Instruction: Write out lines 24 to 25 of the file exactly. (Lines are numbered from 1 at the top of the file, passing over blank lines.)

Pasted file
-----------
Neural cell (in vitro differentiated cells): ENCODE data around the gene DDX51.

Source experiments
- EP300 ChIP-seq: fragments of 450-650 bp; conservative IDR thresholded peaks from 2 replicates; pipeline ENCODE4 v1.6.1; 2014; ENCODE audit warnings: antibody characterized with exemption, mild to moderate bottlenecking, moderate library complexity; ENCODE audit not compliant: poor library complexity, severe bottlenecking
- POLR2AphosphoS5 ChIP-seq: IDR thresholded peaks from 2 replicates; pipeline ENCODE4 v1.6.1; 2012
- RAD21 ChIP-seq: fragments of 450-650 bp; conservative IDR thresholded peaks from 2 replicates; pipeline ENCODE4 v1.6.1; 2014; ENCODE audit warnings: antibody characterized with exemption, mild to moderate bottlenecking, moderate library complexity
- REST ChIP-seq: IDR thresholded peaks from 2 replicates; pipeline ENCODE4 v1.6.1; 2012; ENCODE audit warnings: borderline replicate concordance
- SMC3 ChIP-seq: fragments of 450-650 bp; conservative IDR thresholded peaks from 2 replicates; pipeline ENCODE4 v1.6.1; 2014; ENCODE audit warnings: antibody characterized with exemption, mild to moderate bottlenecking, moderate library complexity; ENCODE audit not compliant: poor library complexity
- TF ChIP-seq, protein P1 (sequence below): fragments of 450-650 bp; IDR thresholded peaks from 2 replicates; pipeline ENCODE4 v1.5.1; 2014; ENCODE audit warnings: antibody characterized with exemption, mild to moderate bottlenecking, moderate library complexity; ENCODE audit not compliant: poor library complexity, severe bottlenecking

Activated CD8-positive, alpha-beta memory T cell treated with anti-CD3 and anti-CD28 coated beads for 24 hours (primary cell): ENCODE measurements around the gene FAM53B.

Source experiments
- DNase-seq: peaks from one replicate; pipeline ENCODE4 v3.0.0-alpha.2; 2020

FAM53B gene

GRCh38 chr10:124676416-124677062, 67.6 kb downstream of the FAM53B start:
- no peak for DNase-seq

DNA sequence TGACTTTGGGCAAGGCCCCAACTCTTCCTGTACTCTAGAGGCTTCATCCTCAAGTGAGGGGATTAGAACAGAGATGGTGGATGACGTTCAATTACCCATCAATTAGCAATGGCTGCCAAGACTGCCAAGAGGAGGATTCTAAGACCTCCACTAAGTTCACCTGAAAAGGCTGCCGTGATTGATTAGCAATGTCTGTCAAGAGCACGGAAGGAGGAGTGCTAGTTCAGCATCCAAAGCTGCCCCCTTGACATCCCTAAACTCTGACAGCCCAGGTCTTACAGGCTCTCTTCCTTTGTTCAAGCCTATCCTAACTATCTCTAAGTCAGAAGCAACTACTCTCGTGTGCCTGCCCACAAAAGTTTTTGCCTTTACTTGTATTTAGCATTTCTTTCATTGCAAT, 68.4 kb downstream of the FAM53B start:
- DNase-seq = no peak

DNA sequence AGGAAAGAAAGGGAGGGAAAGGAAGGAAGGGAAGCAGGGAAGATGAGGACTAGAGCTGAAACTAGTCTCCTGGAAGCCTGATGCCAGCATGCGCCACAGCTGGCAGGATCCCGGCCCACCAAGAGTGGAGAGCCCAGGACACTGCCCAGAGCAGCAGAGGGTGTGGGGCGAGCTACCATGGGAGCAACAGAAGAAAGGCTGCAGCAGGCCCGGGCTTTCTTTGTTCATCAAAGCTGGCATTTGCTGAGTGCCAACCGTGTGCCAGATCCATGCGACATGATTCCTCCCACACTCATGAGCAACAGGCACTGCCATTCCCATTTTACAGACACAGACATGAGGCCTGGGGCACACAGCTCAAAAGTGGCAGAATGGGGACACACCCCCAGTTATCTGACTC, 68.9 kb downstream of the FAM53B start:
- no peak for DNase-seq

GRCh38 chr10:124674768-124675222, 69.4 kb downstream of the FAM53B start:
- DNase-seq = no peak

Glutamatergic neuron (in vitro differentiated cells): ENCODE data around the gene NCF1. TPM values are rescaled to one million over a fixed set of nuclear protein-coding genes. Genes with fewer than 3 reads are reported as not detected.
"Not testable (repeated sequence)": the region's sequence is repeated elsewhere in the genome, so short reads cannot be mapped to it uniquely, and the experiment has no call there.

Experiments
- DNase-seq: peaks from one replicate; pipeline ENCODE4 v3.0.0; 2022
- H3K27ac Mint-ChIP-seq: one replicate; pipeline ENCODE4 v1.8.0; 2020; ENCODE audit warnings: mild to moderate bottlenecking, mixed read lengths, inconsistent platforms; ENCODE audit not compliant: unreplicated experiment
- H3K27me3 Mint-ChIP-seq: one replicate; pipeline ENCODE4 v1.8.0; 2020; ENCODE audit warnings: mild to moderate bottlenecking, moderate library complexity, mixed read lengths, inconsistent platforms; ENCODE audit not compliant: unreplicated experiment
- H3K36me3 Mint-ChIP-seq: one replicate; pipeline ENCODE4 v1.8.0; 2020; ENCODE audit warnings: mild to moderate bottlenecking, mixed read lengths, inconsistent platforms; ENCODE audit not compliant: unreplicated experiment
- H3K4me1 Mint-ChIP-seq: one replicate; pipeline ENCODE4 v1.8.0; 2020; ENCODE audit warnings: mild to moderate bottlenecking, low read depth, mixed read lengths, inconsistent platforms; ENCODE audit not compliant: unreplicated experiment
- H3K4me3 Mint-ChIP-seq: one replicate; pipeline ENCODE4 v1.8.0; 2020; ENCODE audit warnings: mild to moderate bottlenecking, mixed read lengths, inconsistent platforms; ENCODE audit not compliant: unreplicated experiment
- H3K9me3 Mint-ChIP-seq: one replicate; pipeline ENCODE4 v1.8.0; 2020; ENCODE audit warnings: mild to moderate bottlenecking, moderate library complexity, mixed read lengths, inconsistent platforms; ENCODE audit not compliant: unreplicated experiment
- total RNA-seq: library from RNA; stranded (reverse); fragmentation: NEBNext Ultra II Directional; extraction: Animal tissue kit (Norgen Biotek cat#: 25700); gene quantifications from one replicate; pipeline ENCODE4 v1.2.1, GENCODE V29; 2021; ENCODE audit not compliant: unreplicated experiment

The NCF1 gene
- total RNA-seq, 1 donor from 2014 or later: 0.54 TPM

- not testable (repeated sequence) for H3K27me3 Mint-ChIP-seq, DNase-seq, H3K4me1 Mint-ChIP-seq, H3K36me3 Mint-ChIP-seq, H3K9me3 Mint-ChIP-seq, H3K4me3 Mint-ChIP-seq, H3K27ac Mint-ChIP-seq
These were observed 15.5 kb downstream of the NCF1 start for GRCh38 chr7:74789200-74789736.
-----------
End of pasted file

- DNase-seq: peaks from one replicate; pipeline ENCODE4 v3.0.0; 2022
- H3K27ac Mint-ChIP-seq: one replicate; pipeline ENCODE4 v1.8.0; 2020; ENCODE audit warnings: mild to moderate bottlenecking, mixed read lengths, inconsistent platforms; ENCODE audit not compliant: unreplicated experiment